Patrick Henry Description/ExplanationImpact/Significance “Give me liberty or give me death” speech Leads colonists towards idea of independence from Britain
Lexington and Concord Description/ExplanationImpact/Significance Skirmish between colonists, minutemen, and British Regulars (Redcoats) Shot heard round the world Start of American Revolutionary War
Warm up: Oct. 25 What is meant by the phrase “the shot heard round the world”? Put the following in order, beginning with the earliest event first. Coersive Acts Proclamation of 1763 Boston Tea Party Stamp Act
Thomas Paine Description/ExplanationImpact/Significance Wrote Common Sense Provides colonists with a logical reason for independence from Britain Pamphlet lists grievances against Britain—basis for those adopted in Declaration of Independence
Thomas Paine Read the excerpt provided from Common Sense. What passages are particularly persuasive? Why? What are two arguments Paine makes for independence?
Richard Henry Lee Description/ExplanationImpact/Significance “These United colonies are, and of a right ought to be, free and independent states.” Convinces enough delegates to sign the Declaration of Independence
John Locke Description/ExplanationImpact/Significance Enlightenment Philosopher Remember, Locke’s ideas were very radical for the time His ideas greatly influenced the ideas of gov’t in America Ideas about sovereignty and rights of the people challenged the prevailing ideas about the power (dictatorial rule) of kings, emperors, and other tribal chieftains
John Locke All people are free, equal and have “natural rights” to life, liberty, and property that rulers cannot take away Where does this idea almost exactly appear in an American document?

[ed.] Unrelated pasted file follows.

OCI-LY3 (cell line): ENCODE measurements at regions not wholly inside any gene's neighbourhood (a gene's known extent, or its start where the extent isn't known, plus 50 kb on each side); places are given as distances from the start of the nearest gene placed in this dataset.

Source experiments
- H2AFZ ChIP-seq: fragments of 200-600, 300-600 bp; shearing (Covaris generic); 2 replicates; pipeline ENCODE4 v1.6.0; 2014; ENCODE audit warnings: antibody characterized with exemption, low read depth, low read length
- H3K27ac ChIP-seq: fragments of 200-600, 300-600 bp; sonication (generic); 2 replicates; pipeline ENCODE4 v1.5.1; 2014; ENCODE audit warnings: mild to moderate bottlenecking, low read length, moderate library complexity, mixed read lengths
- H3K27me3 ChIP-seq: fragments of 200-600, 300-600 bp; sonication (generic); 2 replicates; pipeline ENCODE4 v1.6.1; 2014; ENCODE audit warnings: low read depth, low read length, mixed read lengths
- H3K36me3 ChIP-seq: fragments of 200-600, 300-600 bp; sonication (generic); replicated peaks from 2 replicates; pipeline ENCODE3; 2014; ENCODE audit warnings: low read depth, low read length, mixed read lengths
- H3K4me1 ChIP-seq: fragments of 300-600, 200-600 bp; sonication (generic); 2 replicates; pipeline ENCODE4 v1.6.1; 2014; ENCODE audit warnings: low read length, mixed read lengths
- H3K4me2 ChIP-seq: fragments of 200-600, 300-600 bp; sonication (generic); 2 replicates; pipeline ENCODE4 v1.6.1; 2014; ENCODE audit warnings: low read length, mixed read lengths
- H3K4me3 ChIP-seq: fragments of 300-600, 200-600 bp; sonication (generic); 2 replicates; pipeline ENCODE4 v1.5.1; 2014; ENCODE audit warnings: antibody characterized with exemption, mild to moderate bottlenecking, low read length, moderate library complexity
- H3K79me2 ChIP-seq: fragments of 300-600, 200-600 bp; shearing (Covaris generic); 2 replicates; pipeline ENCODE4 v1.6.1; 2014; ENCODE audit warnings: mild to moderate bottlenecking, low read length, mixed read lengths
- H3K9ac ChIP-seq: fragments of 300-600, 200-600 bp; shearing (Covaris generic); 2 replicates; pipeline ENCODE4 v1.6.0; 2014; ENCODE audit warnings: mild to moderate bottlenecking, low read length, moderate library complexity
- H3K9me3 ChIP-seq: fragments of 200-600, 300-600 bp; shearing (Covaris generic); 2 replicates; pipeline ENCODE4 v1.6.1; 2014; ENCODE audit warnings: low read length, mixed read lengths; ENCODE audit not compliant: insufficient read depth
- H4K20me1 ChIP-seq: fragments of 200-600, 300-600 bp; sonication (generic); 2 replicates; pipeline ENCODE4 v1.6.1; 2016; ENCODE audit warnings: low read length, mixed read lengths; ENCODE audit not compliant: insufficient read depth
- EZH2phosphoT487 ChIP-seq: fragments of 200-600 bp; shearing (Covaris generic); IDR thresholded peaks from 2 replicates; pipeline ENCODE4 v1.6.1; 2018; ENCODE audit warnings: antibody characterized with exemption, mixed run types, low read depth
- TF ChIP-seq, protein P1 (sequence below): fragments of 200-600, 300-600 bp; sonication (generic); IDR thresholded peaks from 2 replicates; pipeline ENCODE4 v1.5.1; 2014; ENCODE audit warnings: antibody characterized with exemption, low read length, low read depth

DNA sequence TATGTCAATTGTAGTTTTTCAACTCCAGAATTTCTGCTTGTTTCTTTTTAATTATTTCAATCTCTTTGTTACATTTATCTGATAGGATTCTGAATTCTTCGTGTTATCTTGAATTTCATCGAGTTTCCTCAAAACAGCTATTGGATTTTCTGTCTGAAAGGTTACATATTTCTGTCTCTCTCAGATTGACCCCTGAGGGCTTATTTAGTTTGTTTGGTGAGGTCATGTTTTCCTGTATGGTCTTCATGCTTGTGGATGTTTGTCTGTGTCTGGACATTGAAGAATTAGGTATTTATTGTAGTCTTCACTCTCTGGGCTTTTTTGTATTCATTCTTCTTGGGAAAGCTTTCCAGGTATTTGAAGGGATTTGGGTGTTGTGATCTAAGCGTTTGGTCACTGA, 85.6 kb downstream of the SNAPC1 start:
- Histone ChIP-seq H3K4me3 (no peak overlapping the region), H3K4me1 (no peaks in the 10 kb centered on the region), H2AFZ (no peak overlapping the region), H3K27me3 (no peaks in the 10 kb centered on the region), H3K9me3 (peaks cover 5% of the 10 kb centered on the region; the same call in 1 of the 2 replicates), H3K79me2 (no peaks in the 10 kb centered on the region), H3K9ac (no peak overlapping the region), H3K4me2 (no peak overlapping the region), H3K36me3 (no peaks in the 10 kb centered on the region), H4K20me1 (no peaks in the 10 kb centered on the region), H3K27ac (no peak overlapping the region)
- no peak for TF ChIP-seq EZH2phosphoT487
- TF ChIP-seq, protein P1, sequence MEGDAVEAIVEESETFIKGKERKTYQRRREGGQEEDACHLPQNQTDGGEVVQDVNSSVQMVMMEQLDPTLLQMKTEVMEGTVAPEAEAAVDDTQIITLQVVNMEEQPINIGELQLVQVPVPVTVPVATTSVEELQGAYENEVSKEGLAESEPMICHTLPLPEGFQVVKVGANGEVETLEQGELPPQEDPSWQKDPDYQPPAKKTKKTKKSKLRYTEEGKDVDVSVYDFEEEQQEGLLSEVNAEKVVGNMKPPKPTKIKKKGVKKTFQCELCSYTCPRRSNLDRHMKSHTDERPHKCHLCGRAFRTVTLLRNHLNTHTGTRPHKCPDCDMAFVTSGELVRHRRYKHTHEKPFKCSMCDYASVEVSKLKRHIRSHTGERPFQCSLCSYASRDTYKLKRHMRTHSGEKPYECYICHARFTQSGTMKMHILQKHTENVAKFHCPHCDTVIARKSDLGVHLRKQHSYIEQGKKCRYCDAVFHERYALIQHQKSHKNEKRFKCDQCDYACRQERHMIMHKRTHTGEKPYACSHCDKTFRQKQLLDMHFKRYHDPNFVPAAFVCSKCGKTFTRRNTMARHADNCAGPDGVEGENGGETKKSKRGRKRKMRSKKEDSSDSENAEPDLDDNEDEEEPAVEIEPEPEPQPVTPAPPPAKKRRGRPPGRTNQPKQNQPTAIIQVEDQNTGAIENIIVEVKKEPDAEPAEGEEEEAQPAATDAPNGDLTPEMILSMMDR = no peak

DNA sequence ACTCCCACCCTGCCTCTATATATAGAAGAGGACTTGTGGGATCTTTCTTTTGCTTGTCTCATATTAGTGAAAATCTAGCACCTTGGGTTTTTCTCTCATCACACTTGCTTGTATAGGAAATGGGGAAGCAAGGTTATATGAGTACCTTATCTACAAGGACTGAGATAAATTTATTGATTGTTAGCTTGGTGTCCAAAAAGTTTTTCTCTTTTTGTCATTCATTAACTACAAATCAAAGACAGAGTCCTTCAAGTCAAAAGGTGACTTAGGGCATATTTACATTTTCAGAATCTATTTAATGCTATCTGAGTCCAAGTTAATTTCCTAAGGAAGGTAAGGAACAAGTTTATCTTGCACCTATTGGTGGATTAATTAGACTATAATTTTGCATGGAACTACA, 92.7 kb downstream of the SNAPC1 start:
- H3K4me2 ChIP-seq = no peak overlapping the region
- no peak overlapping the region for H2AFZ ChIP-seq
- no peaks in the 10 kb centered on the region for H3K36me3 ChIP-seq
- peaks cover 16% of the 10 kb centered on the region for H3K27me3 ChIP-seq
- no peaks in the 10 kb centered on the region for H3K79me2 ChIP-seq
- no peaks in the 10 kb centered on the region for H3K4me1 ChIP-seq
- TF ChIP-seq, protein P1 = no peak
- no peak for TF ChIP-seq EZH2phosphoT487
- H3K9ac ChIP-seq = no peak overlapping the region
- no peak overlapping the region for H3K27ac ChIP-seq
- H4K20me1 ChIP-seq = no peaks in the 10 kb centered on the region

John Locke All original power resides in the people They consent to enter into a “social contract” among themselves to form a gov’t to protect their rights In return, the people will obey the laws and rules established by that gov’t This establishes a system of “ordered liberty”
John Locke Explain how the social contract theory establishes “ordered liberty.” (How is gov’t still ordered, or regulated? How do people still retain their liberties among such laws?)
John Locke Government’s powers are limited to those the people have consented to give it Whenever gov’t becomes a threat to the people’s natural rights, it breaks the social contract Then, the people have the right to alter or overthrow it.
John Locke How is the previous idea reflected in the Declaration of Indedependence?
John Locke Remember, Locke is not a contemporary of the this time period—the American Revolutionary War He is not alive at this time
Declaration of Independence Authors Thomas Jefferson, (main author) Ben Franklin, John Adams, Robert Livingston, Roger Sherman
Declaration of Independence “We hold these truths to be self-evident, that all men are created equal, that they are endowed by their Creator with certain unalienable Rights, that among these are Life, Liberty, and the pursuit of Happiness.” Influenced by John Locke
Declaration of Independence “That to secure these rights, Governments are instituted among Men, deriving their just powers from the consent of the governed, “That whenever any Form of Government becomes destructive of these ends, it is the Right of the People to alter or abolish it, and to institute new Government…” Influenced by John Locke